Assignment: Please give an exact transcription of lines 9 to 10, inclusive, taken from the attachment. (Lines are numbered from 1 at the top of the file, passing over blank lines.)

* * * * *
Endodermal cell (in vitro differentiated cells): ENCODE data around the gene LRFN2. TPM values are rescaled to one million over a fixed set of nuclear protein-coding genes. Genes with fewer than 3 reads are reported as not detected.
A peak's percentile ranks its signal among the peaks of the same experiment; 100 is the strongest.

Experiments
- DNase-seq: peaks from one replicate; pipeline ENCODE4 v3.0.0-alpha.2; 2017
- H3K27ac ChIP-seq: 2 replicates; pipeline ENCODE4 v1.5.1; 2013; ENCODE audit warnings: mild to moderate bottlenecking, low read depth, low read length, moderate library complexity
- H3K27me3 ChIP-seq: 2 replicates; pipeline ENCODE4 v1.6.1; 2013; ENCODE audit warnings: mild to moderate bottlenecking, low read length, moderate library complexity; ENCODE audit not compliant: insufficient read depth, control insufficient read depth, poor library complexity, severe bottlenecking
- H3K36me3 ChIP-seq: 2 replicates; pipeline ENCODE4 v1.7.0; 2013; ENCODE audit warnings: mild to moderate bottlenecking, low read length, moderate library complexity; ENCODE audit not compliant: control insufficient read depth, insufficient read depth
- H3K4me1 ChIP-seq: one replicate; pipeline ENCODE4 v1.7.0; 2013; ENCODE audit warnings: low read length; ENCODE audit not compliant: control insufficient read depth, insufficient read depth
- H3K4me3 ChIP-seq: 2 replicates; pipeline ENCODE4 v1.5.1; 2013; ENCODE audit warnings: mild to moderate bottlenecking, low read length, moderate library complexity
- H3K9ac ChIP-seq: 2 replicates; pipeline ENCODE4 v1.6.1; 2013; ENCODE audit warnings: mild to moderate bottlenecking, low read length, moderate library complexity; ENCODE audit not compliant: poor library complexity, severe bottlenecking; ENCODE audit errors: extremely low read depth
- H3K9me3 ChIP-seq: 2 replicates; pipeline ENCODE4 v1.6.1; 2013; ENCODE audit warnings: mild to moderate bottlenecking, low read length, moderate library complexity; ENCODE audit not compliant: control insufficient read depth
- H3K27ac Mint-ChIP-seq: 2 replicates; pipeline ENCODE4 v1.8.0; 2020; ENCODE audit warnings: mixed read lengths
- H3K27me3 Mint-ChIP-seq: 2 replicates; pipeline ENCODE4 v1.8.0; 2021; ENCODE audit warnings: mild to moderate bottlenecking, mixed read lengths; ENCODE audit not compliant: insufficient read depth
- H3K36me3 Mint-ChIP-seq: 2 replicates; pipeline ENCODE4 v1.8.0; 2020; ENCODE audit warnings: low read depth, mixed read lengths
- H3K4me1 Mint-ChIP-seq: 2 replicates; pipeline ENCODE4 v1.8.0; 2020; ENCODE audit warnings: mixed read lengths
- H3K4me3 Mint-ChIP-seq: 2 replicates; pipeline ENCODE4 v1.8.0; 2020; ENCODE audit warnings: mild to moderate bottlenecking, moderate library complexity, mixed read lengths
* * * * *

- H3K4me3 ChIP-seq: 2 replicates; pipeline ENCODE4 v1.5.1; 2013; ENCODE audit warnings: mild to moderate bottlenecking, low read length, moderate library complexity
- H3K9ac ChIP-seq: 2 replicates; pipeline ENCODE4 v1.6.1; 2013; ENCODE audit warnings: mild to moderate bottlenecking, low read length, moderate library complexity; ENCODE audit not compliant: poor library complexity, severe bottlenecking; ENCODE audit errors: extremely low read depth